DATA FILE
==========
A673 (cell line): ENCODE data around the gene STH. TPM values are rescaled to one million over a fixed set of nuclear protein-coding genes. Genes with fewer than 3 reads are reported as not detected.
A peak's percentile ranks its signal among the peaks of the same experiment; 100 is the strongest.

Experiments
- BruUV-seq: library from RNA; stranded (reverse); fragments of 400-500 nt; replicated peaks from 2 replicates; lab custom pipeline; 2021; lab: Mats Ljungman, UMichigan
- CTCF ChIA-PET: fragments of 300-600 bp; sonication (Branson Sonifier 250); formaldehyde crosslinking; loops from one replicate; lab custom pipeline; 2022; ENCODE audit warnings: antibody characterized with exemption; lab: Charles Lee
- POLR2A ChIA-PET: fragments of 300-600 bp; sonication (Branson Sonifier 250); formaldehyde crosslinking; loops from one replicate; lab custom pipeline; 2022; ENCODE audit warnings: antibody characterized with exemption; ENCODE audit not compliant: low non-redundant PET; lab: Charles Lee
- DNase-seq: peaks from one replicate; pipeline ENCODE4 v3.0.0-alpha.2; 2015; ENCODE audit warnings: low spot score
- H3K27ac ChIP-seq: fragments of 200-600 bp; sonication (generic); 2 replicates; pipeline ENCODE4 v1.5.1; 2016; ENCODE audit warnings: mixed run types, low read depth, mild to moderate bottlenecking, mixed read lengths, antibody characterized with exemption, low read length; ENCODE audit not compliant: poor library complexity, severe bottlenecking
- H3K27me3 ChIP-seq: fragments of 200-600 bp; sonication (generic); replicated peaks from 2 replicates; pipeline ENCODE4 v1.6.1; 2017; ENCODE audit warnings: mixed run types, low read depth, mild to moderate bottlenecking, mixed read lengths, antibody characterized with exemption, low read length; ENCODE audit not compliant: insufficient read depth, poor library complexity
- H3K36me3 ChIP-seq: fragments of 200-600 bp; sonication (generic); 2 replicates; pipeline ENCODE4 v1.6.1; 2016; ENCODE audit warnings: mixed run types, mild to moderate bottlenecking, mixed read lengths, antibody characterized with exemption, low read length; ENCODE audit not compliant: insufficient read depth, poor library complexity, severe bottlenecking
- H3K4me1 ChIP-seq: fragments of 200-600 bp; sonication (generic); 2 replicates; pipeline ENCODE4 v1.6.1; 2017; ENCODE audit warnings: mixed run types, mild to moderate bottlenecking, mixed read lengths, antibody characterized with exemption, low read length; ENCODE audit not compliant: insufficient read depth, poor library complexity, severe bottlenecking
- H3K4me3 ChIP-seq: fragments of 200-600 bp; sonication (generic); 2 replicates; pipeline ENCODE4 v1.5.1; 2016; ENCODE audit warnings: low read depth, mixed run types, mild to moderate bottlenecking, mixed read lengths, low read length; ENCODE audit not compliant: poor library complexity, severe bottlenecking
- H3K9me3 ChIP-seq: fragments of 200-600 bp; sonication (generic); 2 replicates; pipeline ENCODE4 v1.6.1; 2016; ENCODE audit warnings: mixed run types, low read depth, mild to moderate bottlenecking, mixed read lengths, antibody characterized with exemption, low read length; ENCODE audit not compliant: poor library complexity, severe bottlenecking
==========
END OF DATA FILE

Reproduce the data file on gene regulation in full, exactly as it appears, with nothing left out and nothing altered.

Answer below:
A673 (cell line): ENCODE data around the gene STH. TPM values are rescaled to one million over a fixed set of nuclear protein-coding genes. Genes with fewer than 3 reads are reported as not detected.
A peak's percentile ranks its signal among the peaks of the same experiment; 100 is the strongest.

Experiments
- BruUV-seq: library from RNA; stranded (reverse); fragments of 400-500 nt; replicated peaks from 2 replicates; lab custom pipeline; 2021; lab: Mats Ljungman, UMichigan
- CTCF ChIA-PET: fragments of 300-600 bp; sonication (Branson Sonifier 250); formaldehyde crosslinking; loops from one replicate; lab custom pipeline; 2022; ENCODE audit warnings: antibody characterized with exemption; lab: Charles Lee
- POLR2A ChIA-PET: fragments of 300-600 bp; sonication (Branson Sonifier 250); formaldehyde crosslinking; loops from one replicate; lab custom pipeline; 2022; ENCODE audit warnings: antibody characterized with exemption; ENCODE audit not compliant: low non-redundant PET; lab: Charles Lee
- DNase-seq: peaks from one replicate; pipeline ENCODE4 v3.0.0-alpha.2; 2015; ENCODE audit warnings: low spot score
- H3K27ac ChIP-seq: fragments of 200-600 bp; sonication (generic); 2 replicates; pipeline ENCODE4 v1.5.1; 2016; ENCODE audit warnings: mixed run types, low read depth, mild to moderate bottlenecking, mixed read lengths, antibody characterized with exemption, low read length; ENCODE audit not compliant: poor library complexity, severe bottlenecking
- H3K27me3 ChIP-seq: fragments of 200-600 bp; sonication (generic); replicated peaks from 2 replicates; pipeline ENCODE4 v1.6.1; 2017; ENCODE audit warnings: mixed run types, low read depth, mild to moderate bottlenecking, mixed read lengths, antibody characterized with exemption, low read length; ENCODE audit not compliant: insufficient read depth, poor library complexity
- H3K36me3 ChIP-seq: fragments of 200-600 bp; sonication (generic); 2 replicates; pipeline ENCODE4 v1.6.1; 2016; ENCODE audit warnings: mixed run types, mild to moderate bottlenecking, mixed read lengths, antibody characterized with exemption, low read length; ENCODE audit not compliant: insufficient read depth, poor library complexity, severe bottlenecking
- H3K4me1 ChIP-seq: fragments of 200-600 bp; sonication (generic); 2 replicates; pipeline ENCODE4 v1.6.1; 2017; ENCODE audit warnings: mixed run types, mild to moderate bottlenecking, mixed read lengths, antibody characterized with exemption, low read length; ENCODE audit not compliant: insufficient read depth, poor library complexity, severe bottlenecking
- H3K4me3 ChIP-seq: fragments of 200-600 bp; sonication (generic); 2 replicates; pipeline ENCODE4 v1.5.1; 2016; ENCODE audit warnings: low read depth, mixed run types, mild to moderate bottlenecking, mixed read lengths, low read length; ENCODE audit not compliant: poor library complexity, severe bottlenecking
- H3K9me3 ChIP-seq: fragments of 200-600 bp; sonication (generic); 2 replicates; pipeline ENCODE4 v1.6.1; 2016; ENCODE audit warnings: mixed run types, low read depth, mild to moderate bottlenecking, mixed read lengths, antibody characterized with exemption, low read length; ENCODE audit not compliant: poor library complexity, severe bottlenecking